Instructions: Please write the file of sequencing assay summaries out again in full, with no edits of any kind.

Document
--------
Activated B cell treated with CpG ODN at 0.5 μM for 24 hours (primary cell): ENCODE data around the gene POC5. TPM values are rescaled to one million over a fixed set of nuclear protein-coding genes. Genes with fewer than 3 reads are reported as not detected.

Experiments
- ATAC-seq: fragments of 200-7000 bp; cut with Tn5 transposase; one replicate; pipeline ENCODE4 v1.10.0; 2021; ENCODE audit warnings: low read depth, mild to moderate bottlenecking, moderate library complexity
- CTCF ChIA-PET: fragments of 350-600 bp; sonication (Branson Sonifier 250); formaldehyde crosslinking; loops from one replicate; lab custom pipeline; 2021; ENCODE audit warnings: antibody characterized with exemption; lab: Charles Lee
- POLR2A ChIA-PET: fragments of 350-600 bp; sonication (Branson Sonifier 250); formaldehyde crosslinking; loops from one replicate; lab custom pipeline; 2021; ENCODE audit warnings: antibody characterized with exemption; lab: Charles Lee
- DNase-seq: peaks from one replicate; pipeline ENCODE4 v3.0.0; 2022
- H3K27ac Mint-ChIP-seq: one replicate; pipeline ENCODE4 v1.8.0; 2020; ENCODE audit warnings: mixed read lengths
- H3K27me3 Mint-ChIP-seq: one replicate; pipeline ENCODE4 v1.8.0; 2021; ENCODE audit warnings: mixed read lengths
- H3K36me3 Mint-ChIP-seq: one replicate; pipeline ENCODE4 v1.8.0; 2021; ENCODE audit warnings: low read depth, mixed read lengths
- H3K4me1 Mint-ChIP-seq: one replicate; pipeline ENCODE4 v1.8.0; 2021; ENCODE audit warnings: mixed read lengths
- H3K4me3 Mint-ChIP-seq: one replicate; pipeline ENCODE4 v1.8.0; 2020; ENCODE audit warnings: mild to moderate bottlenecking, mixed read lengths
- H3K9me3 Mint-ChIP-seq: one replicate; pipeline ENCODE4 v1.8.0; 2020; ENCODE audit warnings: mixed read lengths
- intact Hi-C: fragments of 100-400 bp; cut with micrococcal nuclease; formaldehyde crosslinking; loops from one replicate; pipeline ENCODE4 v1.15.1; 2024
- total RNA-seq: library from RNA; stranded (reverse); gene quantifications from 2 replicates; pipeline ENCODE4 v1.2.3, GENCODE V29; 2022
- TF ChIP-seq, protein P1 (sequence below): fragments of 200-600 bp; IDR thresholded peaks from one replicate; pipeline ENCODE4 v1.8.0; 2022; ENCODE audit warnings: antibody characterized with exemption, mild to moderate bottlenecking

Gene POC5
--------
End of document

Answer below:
Activated B cell treated with CpG ODN at 0.5 μM for 24 hours (primary cell): ENCODE data around the gene POC5. TPM values are rescaled to one million over a fixed set of nuclear protein-coding genes. Genes with fewer than 3 reads are reported as not detected.

Experiments
- ATAC-seq: fragments of 200-7000 bp; cut with Tn5 transposase; one replicate; pipeline ENCODE4 v1.10.0; 2021; ENCODE audit warnings: low read depth, mild to moderate bottlenecking, moderate library complexity
- CTCF ChIA-PET: fragments of 350-600 bp; sonication (Branson Sonifier 250); formaldehyde crosslinking; loops from one replicate; lab custom pipeline; 2021; ENCODE audit warnings: antibody characterized with exemption; lab: Charles Lee
- POLR2A ChIA-PET: fragments of 350-600 bp; sonication (Branson Sonifier 250); formaldehyde crosslinking; loops from one replicate; lab custom pipeline; 2021; ENCODE audit warnings: antibody characterized with exemption; lab: Charles Lee
- DNase-seq: peaks from one replicate; pipeline ENCODE4 v3.0.0; 2022
- H3K27ac Mint-ChIP-seq: one replicate; pipeline ENCODE4 v1.8.0; 2020; ENCODE audit warnings: mixed read lengths
- H3K27me3 Mint-ChIP-seq: one replicate; pipeline ENCODE4 v1.8.0; 2021; ENCODE audit warnings: mixed read lengths
- H3K36me3 Mint-ChIP-seq: one replicate; pipeline ENCODE4 v1.8.0; 2021; ENCODE audit warnings: low read depth, mixed read lengths
- H3K4me1 Mint-ChIP-seq: one replicate; pipeline ENCODE4 v1.8.0; 2021; ENCODE audit warnings: mixed read lengths
- H3K4me3 Mint-ChIP-seq: one replicate; pipeline ENCODE4 v1.8.0; 2020; ENCODE audit warnings: mild to moderate bottlenecking, mixed read lengths
- H3K9me3 Mint-ChIP-seq: one replicate; pipeline ENCODE4 v1.8.0; 2020; ENCODE audit warnings: mixed read lengths
- intact Hi-C: fragments of 100-400 bp; cut with micrococcal nuclease; formaldehyde crosslinking; loops from one replicate; pipeline ENCODE4 v1.15.1; 2024
- total RNA-seq: library from RNA; stranded (reverse); gene quantifications from 2 replicates; pipeline ENCODE4 v1.2.3, GENCODE V29; 2022
- TF ChIP-seq, protein P1 (sequence below): fragments of 200-600 bp; IDR thresholded peaks from one replicate; pipeline ENCODE4 v1.8.0; 2022; ENCODE audit warnings: antibody characterized with exemption, mild to moderate bottlenecking

Gene POC5